People of Northwest Public Radio
Thu May 31, 2012
Bloomberg's Sugary Drink Ban May Not Change Soda Drinkers' Habits
Originally published on Thu May 31, 2012 7:58 pm
When New York Mayor Michael Bloomberg announced last night he wants to ban sodas and many other sugary drinks in 16 ounce servings sizes and up, the reaction was swift and predictable. McDonald's says the ban, which applies to city restaurants and food carts, is "narrowly-focused" and "misguided." Barry Popkin of the School of Public Health at the University of North Carolina, Chapel Hill, calls the move "gutsy," and tells The Salt: "Controlling sugary beverage portions sizes is critical for reducing weight gain and [the] risks of diabetes in the U.S."
But will the move actually reduce obesity numbers, as the mayor intends?
"I'm extremely skeptical of that," says David Just, who teaches behavioral economics at Cornell University. He tells The Salt that the way the proposal is structured, people will just rebel.
First, the proposal would essentially go after large-sized sodas sugar-sweetened fruit beverages and large pre-sweetened coffee and tea.
And it would keep these beverages from being sold in restaurants and food carts, delis and movie theaters — but not in most stores. The department says it has the authority to do this in the same way it has the power to inspect and grade its food service establishments.
In New York City, more than half of adults are obese or overweight, says Dr. Thomas Farley, the health commissioner, who blames sweetened drinks for rising obesity rates.
But what the proposal doesn't do is affect drinks containing at least 70 percent fruit juice, and lattes or cappuccinos or milkshakes that contain at least 51 percent dairy, according to this handy New York Health Department chart.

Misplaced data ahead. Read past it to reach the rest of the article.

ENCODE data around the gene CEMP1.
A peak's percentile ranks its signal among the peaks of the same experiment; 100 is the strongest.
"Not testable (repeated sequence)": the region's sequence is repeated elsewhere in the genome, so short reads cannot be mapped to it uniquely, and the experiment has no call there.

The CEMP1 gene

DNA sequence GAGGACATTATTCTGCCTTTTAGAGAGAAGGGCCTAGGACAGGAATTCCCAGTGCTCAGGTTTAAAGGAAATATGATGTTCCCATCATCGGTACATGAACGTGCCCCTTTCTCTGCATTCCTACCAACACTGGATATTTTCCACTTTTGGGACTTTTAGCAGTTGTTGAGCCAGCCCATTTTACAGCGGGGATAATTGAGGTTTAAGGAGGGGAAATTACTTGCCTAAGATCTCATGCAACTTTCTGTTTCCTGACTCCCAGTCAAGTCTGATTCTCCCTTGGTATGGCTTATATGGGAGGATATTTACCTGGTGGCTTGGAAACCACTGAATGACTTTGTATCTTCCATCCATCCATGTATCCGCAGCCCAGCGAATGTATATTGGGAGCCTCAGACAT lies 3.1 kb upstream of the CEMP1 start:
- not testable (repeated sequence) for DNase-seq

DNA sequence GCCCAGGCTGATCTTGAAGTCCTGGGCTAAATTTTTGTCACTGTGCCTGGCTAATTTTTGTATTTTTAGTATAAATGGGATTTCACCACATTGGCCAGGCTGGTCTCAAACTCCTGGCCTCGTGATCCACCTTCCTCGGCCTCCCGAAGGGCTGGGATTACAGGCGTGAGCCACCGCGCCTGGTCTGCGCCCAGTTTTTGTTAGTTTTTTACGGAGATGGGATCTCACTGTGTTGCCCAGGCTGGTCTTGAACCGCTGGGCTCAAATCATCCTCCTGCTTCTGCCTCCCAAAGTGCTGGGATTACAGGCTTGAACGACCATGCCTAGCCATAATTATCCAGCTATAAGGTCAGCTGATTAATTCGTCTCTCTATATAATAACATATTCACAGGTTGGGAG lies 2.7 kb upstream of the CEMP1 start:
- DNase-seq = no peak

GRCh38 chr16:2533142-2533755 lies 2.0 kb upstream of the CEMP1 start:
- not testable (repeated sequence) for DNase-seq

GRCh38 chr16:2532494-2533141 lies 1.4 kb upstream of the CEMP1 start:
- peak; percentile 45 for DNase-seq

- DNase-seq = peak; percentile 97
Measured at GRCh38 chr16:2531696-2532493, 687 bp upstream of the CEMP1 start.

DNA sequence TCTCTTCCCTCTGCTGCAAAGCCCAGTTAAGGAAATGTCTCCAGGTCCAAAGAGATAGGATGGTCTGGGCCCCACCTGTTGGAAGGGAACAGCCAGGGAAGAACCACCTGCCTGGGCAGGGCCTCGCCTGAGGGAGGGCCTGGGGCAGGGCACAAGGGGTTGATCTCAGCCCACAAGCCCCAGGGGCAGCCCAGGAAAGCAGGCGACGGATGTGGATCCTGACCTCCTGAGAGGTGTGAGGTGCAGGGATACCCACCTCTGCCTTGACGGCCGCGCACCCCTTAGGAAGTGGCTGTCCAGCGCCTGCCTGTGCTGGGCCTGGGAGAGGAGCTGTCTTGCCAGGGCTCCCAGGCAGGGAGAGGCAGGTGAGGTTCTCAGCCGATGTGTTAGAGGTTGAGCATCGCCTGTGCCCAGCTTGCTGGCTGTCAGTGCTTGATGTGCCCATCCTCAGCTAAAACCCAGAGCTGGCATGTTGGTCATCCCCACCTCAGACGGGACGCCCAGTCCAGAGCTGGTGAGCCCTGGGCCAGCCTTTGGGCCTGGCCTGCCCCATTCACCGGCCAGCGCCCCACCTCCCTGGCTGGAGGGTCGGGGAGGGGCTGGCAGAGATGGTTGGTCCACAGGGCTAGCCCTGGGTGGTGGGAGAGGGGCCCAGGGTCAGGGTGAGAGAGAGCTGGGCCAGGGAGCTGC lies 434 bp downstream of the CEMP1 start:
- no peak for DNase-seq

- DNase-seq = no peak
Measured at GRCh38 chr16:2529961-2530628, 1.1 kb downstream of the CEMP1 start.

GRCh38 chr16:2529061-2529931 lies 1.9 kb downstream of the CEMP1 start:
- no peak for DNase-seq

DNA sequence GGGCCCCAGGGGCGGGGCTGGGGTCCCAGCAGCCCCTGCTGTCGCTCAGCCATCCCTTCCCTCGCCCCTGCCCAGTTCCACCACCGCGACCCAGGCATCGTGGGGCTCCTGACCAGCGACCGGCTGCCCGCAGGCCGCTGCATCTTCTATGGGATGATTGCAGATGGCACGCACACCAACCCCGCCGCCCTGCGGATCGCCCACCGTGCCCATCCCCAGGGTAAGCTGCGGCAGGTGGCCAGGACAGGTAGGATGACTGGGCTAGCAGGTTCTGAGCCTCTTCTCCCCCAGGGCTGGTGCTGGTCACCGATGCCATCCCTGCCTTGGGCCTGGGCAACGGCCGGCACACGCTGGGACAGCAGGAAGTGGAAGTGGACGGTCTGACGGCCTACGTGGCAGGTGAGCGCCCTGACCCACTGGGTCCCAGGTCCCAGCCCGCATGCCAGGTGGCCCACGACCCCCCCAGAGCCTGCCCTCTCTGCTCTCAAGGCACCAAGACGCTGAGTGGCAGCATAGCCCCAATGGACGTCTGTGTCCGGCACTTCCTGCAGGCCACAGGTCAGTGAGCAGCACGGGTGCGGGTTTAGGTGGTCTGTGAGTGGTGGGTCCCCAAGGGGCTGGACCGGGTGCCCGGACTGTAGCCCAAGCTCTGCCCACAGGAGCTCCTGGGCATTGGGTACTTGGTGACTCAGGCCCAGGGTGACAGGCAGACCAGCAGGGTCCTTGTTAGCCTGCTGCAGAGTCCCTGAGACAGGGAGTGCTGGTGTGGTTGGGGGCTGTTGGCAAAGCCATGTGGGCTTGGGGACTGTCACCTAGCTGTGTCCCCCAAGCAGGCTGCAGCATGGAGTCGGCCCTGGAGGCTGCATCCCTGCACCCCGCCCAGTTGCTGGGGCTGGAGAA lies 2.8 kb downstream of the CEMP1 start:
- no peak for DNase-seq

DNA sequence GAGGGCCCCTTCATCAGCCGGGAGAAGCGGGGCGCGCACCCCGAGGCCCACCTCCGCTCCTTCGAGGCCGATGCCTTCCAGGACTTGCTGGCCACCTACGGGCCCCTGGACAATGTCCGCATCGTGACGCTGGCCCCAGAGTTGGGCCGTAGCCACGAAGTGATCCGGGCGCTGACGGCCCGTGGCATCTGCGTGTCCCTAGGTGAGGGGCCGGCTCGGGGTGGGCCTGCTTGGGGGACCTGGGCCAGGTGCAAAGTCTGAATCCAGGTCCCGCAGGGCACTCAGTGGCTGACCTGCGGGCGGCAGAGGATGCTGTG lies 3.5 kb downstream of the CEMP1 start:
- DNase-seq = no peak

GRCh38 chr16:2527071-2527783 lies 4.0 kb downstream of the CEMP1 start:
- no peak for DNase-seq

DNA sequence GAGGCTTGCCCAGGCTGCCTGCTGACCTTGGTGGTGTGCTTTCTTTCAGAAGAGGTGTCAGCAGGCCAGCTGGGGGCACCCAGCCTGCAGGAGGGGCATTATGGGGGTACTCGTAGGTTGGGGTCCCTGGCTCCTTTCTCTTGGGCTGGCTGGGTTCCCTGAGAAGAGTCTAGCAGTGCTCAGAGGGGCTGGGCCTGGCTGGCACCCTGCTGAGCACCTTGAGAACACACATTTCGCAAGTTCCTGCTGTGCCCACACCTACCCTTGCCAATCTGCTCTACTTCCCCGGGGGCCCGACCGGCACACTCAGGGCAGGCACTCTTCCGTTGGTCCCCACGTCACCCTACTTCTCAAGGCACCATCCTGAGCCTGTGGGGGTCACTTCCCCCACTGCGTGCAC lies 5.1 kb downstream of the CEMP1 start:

This is a problem for several reasons, Just says. The giant sugary fruit juices and chocolate shakes untouched by the proposal contain tons of calories, too.
And it may drive people who want to drink a lot of soda to buy more smaller sizes and ultimately, pay more money for it, he says.
"The major reason why people buy larger-sized sodas is that they walk in and see the price per ounce," Just says. "It makes economic sense for them."
And because soda drinkers tend to have lower income than, say, people who get a daily Starbucks Grande Skim Latte with a vanilla shot, it matters. Just says: "I'm afraid this proposal is targeted more at class than obesity."
In Cornell's experiments on food and behavior, if people are told that they can't have a large size for health reasons, they tend to fight it. So for example, instead of a 64 oz. soda, they may go buy eight 8 ounce bottles, he says.
Also, Just says, soda is just one small piece of the obesity puzzle, and it's ultimately pretty hard to pin a whole epidemic on one item.
But on the other hand, if smaller drink sizes abound, people may start drinking less. In the book Mindless Eating, Just's colleague Brian Wansink studied people in a movie theater. He tells All Things Considered host Melissa Block that those who given large-sized buckets of popcorn on the way in ate more of it than people given the medium-sized bucket, even if it was stale.
"Even the people who had just eaten dinner and were given terrible popcorn ... still ate about 33 percent more popcorn if they were given a bigger container," he says.
And those 100 calorie snack packs popping up everywhere? "They've had some success," says Just. "But if companies had been mandated to do that, I don't think it would have worked," he adds.
MELISSA BLOCK, HOST:
So, is banning supersized cups a good way to get people to drink less soda? Well, that's the question we'll put to Brian Wansink who has studied portion size and how it affects consumption. He is professor of consumer behavior at Cornell University in Ithaca, New York.
Professor Wansink, welcome to the program.
BRIAN WANSINK: Well, it's great to be with you.
BLOCK: And you've called us a nation of mindless eaters.
BLOCK: Why don't you tell us what that means for how the size of the container or a portion affects how much we consume?